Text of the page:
In the artificially motorised sperm cells, customised microhelices serve as motors for transporting sperm cells with motion deficiencies to help them carry out their natural function.
"Our results indicate that metal-coated polymer microhelices are suitable for this task due to potent, controllable, and non-harmful 3D motion behaviour," researchers said.
Sperm that do not swim well rank high among the main causes of infertility. To give these cells a boost, women trying to conceive can turn to artificial insemination or other assisted reproduction techniques, but success can be elusive.
Artificial insemination is a relatively inexpensive and simple technique that involves introducing sperm to a woman's uterus with a medical instrument.
Overall, the success rate is on average under 30 percent, according to the Human Fertilisation and Embryology Authority of the UK.
In vitro fertilisation can be more effective, but it is a complicated and expensive process. It requires removing eggs from a woman's ovaries with a needle, fertilising them outside the body and then transferring the embryos to her uterus or a surrogate's a few days later. Each step comes with a risk for failure.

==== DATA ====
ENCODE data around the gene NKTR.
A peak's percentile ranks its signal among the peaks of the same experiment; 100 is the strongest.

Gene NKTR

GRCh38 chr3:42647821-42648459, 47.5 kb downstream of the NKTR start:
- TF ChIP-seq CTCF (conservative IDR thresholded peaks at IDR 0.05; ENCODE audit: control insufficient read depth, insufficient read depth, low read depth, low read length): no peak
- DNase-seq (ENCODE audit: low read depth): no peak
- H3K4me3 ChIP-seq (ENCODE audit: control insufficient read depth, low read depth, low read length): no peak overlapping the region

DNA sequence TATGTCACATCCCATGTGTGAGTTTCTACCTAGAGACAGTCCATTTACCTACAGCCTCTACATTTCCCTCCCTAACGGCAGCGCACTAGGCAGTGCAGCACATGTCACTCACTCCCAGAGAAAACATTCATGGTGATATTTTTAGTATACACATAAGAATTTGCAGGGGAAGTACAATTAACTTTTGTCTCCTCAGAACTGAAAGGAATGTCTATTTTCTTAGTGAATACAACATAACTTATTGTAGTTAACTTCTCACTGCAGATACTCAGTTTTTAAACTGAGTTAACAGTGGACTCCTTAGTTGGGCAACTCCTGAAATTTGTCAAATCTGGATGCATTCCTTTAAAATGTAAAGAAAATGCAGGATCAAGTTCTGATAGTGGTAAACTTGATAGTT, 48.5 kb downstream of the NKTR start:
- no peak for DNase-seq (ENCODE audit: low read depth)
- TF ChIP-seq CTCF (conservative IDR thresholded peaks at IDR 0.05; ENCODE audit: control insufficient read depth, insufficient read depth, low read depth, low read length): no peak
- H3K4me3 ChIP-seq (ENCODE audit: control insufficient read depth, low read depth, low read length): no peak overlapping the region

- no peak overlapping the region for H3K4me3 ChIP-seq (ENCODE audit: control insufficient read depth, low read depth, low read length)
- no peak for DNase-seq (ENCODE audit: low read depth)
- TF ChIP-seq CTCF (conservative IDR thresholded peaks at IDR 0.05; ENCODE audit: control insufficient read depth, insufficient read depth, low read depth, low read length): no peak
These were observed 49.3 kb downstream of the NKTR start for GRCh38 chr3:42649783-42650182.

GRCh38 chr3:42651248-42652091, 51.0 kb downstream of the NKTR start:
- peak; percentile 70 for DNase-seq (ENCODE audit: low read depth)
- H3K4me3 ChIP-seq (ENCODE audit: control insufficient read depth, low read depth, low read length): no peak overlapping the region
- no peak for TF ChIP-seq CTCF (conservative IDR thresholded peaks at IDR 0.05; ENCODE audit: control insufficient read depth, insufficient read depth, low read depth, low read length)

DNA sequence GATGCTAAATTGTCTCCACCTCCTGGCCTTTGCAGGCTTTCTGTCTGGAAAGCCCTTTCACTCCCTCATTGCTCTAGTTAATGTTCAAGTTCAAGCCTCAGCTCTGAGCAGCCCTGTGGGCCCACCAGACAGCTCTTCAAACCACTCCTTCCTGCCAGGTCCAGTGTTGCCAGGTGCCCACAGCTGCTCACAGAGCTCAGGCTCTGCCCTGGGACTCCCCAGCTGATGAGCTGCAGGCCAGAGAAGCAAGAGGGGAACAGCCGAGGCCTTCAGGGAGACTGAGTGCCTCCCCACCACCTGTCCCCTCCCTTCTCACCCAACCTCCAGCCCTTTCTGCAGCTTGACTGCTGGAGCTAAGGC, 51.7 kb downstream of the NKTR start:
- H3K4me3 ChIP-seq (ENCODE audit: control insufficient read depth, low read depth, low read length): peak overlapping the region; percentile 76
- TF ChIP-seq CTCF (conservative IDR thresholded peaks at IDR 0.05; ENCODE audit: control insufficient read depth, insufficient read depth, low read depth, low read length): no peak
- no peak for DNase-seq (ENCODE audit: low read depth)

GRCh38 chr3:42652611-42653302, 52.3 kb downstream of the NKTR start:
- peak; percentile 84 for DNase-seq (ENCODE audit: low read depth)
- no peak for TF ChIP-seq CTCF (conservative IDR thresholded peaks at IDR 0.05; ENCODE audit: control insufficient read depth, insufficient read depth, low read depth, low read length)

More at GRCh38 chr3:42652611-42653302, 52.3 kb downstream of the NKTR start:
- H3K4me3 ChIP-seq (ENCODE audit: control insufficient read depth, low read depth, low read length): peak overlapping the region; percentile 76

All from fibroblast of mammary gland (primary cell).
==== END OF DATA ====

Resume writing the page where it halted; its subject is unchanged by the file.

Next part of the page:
Researchers from the Institute for Integrative Nanosciences at IFW Dresden in Germany wanted to see if they could come up with a better option than the existing methods.
Building on previous work on micromotors, the researchers constructed tiny metal helices just large enough to fit around the tail of a sperm. Their movements can be controlled by a rotating magnetic field.
Lab testing showed that the motors can be directed to slip around a sperm cell, drive it to an egg for potential fertilisation and then release it.
The researchers say that although much more work needs to be done before their technique can reach clinical testing, the success of their initial demonstration is a promising start.
"Our results indicate that metal-coated polymer microhelices are suitable for this task due to potent, controllable, and non-harmful 3D motion behaviour," researchers wrote in the study published in the journal Nano Letters.
"We manage to capture, transport, and release single immotile live sperm cells in fluidic channels that allow mimicking physiological conditions," they wrote.